HydroCloud interacts with the user through three main views: the map view, the graph view, the stats view, and the help view (Figure 1). The map view displays all of the spatial data used in the application, and is the primary interface for requesting additional data. The graph view displays temporal stream discharge data from the various providers. The stats view displays non-spatial data describing watershed characteristics. Supplementing the three data views are a static help view, which provides descriptions of how to use the application and links to the GitHub repository; a legend, which provides a floating window listing the selected sites; and a Chat sidebar where users can send messages to other users and contact the developers with questions.

Figure 1 

Diagram of the HydroCloud System. Users access spatial, non-spatial, and time-series data from a variety of external providers by interacting with the View layer. The ViewModel stores the data locally and maintains the state of the interface.

The map view for HydroCloud (Figure 2) allows users to work with several layers of data, including a map or satellite imagery background, NEXRAD precipitation imagery, and points for each of the stream gage sites. All three of these layers are displayed using the Google Maps API, and are displayed using map tiles served by Google (base map), Iowa State University’s Environmental Mesonet (NEXRAD imagery https://mesonet.agron.iastate.edu/ogc/), and Google Fusion Tables (the site point data). Users are able to use screen gestures to zoom and pan, and the standard Google Maps icon interface is also available for users to switch base maps, access Google StreetView, and for zoom functionality.

Figure 2 

HydroCloud map view on a small mobile screen (320 × 540). Icons at the bottom of the screen indicate which view is currently active and allow users to change between the four major views and turn on the floating legend.

One important feature of the map view is the site location layer, which maps the location of thousands of stream gages as clickable point symbols. Clicking on a point opens an info window with the site name and some information about the site, such as (for US sites), the size of the watershed and the percent impervious landcover. Clicking on a point also triggers a request for stream discharge data and additional site data used in the graph and stats views. Although the USGS serves data for more than 1.6 million locations, we limited the map display in the US to the 9,322 sites included in the Gages-II dataset [11, 12], which we use as a source of non-spatial data. Similarly, we limited our display from other data providers to active sites, including 641 sites from the German WSV. For the most current list of sites and data sources, please visit http://mroberge.github.io/HydroCloud/station-list.html.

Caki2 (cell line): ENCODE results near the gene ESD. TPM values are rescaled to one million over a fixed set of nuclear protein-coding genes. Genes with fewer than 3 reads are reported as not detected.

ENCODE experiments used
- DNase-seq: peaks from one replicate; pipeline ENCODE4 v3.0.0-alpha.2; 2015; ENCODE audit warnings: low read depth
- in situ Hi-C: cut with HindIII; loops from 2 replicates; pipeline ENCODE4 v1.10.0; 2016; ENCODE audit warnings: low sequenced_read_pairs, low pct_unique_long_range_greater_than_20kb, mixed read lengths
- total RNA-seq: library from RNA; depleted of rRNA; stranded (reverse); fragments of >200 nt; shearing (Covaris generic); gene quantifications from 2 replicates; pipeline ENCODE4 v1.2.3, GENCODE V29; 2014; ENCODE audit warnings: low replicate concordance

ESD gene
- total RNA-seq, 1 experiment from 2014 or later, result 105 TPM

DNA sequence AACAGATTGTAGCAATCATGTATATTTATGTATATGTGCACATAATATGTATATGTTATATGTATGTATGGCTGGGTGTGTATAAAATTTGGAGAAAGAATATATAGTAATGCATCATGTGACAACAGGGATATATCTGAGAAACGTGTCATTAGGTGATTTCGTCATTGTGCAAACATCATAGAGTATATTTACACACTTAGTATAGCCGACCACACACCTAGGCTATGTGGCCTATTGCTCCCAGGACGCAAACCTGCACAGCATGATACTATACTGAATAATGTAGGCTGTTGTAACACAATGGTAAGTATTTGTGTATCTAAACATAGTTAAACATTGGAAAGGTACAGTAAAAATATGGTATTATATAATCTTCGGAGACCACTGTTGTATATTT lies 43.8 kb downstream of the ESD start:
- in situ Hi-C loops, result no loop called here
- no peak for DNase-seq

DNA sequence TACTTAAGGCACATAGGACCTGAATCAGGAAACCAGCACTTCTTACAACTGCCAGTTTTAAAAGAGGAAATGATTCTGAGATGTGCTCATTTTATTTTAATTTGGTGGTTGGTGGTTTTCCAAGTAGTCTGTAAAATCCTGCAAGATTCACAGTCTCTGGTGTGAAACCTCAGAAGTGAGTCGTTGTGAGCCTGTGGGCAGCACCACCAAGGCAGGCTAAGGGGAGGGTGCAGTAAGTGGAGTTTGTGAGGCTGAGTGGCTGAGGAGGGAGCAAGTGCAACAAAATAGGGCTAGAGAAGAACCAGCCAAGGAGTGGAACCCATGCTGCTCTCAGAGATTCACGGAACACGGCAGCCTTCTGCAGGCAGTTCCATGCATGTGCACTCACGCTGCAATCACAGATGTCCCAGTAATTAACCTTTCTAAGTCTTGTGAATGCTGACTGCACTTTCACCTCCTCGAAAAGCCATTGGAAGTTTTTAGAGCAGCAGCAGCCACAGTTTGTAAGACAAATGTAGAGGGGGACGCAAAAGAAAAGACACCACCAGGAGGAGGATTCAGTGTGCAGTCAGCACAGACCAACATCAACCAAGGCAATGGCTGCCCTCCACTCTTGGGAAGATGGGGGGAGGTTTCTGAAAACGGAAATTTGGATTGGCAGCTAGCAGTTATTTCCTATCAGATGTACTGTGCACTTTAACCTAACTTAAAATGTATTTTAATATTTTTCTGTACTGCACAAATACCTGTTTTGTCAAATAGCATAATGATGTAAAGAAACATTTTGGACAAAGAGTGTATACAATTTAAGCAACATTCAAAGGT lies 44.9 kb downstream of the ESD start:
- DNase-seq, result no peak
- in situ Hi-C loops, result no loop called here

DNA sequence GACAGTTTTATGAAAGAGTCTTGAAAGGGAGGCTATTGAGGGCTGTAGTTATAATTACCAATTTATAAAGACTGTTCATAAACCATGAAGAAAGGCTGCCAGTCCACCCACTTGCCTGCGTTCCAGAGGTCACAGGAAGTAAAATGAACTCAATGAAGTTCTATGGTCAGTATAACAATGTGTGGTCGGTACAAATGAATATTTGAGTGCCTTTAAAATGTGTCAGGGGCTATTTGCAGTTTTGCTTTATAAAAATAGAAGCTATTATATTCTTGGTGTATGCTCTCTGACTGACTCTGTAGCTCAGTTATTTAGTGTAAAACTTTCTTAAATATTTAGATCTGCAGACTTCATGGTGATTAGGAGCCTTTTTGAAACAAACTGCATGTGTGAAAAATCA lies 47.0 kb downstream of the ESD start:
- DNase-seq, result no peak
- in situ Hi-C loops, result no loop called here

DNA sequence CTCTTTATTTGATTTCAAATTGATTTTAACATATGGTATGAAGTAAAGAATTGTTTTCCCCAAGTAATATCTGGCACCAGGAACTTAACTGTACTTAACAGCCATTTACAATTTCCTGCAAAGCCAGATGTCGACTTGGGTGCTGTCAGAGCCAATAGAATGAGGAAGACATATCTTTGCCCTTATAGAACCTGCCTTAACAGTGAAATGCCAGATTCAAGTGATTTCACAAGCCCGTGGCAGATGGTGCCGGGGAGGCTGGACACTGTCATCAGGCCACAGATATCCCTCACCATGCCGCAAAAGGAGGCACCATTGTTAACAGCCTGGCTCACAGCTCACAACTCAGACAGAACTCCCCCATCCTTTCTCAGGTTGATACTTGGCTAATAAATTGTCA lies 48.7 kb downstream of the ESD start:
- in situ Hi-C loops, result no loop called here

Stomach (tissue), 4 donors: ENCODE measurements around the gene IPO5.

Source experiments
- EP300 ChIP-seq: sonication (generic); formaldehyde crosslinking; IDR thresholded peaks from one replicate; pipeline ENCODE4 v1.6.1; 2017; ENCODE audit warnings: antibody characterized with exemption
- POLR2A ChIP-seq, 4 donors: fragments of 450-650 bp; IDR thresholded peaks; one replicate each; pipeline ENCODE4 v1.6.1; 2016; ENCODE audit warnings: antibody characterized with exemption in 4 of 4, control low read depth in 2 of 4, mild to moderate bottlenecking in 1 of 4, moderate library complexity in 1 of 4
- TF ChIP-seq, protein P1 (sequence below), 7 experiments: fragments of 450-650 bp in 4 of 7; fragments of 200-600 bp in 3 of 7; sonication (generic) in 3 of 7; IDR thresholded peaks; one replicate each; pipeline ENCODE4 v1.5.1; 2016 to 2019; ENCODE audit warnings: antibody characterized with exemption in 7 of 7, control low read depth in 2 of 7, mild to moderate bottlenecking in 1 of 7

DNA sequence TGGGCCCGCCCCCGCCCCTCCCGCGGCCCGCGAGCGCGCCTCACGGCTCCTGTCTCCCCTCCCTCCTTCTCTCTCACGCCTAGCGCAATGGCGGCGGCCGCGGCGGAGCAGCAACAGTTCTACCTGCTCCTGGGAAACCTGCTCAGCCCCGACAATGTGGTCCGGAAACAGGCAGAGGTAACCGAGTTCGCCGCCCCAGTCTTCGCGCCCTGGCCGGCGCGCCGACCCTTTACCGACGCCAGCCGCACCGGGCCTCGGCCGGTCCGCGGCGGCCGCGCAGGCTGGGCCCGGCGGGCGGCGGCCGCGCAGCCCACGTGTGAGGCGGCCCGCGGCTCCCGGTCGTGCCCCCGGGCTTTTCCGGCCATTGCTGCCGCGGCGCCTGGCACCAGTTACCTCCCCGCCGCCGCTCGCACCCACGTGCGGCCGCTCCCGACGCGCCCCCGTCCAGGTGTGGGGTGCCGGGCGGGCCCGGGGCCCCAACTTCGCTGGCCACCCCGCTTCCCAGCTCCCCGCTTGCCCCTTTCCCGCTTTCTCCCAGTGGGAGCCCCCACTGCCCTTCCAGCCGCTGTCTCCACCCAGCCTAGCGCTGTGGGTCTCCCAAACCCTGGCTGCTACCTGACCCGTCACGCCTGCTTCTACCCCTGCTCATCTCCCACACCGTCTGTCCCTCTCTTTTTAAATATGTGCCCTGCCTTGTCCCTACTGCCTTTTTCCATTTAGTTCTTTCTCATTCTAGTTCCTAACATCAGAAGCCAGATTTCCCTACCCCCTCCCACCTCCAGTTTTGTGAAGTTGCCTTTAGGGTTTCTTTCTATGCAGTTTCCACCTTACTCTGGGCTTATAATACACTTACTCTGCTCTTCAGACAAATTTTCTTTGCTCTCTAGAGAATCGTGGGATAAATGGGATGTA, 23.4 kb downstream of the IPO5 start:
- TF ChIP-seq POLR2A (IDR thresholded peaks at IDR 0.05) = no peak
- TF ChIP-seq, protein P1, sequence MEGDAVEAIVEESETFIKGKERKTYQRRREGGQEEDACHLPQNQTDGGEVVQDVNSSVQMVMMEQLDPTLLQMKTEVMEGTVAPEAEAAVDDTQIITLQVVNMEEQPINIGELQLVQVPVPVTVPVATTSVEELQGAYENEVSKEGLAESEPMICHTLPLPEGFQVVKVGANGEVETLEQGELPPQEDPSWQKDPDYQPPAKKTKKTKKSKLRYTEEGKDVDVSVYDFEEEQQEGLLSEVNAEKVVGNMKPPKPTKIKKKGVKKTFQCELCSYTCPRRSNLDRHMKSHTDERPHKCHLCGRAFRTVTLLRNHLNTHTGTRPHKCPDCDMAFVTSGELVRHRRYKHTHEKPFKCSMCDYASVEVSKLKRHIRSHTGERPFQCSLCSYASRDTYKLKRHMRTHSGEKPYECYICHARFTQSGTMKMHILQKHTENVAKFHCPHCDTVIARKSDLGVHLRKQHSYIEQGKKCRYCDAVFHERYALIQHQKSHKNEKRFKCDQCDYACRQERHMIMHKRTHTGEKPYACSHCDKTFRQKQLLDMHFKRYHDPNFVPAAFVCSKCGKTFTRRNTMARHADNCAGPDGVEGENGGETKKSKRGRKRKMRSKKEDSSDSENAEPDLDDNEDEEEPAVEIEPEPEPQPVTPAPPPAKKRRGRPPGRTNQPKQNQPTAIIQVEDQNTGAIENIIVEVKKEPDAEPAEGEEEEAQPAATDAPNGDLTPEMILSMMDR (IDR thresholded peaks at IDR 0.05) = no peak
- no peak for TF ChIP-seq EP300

Unfortunately, even with ‘only’ 9,000 point locations, the resulting file sizes and network traffic would slow the application down considerably if the points were handled as a single JSON, XML, or KML file. Instead, we used the Google Fusion Table service to store a reduced version of the Gages-II dataset that only included a small subset of the hundreds of fields available. The Fusion Table service responds to non-spatial queries, and automatically creates and serves a set of mapping tiles for spatial queries. These tiles are largely transparent so that they can overlay the background and NEXRAD tiles, but they show the point locations of the stream gages. Like the other mapping tiles, they reduce network traffic and memory by only loading when needed in response to zoom or pan actions. Google Fusion Tables is currently free, with no limit to the number of queries it will serve. However, it is possible to replace this service either with a JSON file as described above, or by creating map tiles of the points and delivering them with a map tile server.